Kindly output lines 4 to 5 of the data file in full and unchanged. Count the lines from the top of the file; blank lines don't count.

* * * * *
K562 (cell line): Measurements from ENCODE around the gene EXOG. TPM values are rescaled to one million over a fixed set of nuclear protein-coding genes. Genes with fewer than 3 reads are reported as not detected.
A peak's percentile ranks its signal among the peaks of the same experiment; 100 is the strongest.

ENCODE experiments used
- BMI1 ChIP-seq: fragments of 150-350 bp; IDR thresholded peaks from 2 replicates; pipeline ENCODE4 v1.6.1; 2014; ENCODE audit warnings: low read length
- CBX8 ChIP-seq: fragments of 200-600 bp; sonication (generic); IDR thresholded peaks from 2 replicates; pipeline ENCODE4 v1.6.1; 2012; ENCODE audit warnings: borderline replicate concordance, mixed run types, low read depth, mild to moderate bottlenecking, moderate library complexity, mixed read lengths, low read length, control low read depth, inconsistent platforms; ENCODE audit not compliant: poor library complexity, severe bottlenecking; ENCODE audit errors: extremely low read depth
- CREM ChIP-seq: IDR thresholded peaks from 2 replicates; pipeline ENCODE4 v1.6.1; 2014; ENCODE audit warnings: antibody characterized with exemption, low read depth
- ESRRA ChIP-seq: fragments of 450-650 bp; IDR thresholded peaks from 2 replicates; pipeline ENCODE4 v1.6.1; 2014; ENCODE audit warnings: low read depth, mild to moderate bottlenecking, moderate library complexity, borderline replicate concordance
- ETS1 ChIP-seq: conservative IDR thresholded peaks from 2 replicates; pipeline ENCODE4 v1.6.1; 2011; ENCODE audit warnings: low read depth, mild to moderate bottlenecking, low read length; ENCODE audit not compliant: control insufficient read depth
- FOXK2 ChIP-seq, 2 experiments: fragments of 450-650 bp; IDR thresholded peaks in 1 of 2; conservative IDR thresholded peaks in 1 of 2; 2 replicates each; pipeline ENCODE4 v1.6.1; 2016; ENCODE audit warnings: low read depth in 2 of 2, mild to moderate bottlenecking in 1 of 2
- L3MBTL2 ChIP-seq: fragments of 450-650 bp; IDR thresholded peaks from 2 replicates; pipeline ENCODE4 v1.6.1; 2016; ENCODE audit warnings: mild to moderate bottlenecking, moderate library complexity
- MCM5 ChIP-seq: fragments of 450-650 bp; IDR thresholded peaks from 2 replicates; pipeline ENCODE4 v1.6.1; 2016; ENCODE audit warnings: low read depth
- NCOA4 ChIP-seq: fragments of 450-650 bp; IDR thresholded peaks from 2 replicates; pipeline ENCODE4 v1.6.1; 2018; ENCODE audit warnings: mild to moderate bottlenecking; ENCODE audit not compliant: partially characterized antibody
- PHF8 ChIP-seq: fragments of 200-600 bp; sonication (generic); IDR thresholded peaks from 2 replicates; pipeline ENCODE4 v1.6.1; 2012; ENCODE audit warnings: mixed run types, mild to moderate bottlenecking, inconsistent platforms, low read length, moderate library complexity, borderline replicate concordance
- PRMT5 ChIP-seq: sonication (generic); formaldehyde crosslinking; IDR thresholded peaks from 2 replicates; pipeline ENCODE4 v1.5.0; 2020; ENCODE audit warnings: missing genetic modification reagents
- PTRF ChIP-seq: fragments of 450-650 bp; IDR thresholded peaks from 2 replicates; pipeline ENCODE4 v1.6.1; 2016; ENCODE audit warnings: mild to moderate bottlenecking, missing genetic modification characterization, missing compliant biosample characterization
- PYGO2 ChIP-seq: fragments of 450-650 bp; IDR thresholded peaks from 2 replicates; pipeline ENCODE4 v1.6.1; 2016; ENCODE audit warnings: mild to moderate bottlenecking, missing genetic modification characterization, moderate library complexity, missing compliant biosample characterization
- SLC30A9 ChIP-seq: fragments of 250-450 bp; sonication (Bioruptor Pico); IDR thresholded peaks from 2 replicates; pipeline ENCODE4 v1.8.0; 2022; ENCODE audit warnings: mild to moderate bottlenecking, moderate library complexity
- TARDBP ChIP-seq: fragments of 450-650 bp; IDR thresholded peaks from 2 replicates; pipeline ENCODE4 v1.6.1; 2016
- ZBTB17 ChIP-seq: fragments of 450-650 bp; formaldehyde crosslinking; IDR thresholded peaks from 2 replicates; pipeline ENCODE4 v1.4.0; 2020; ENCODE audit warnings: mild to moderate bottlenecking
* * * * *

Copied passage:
- BMI1 ChIP-seq: fragments of 150-350 bp; IDR thresholded peaks from 2 replicates; pipeline ENCODE4 v1.6.1; 2014; ENCODE audit warnings: low read length
- CBX8 ChIP-seq: fragments of 200-600 bp; sonication (generic); IDR thresholded peaks from 2 replicates; pipeline ENCODE4 v1.6.1; 2012; ENCODE audit warnings: borderline replicate concordance, mixed run types, low read depth, mild to moderate bottlenecking, moderate library complexity, mixed read lengths, low read length, control low read depth, inconsistent platforms; ENCODE audit not compliant: poor library complexity, severe bottlenecking; ENCODE audit errors: extremely low read depth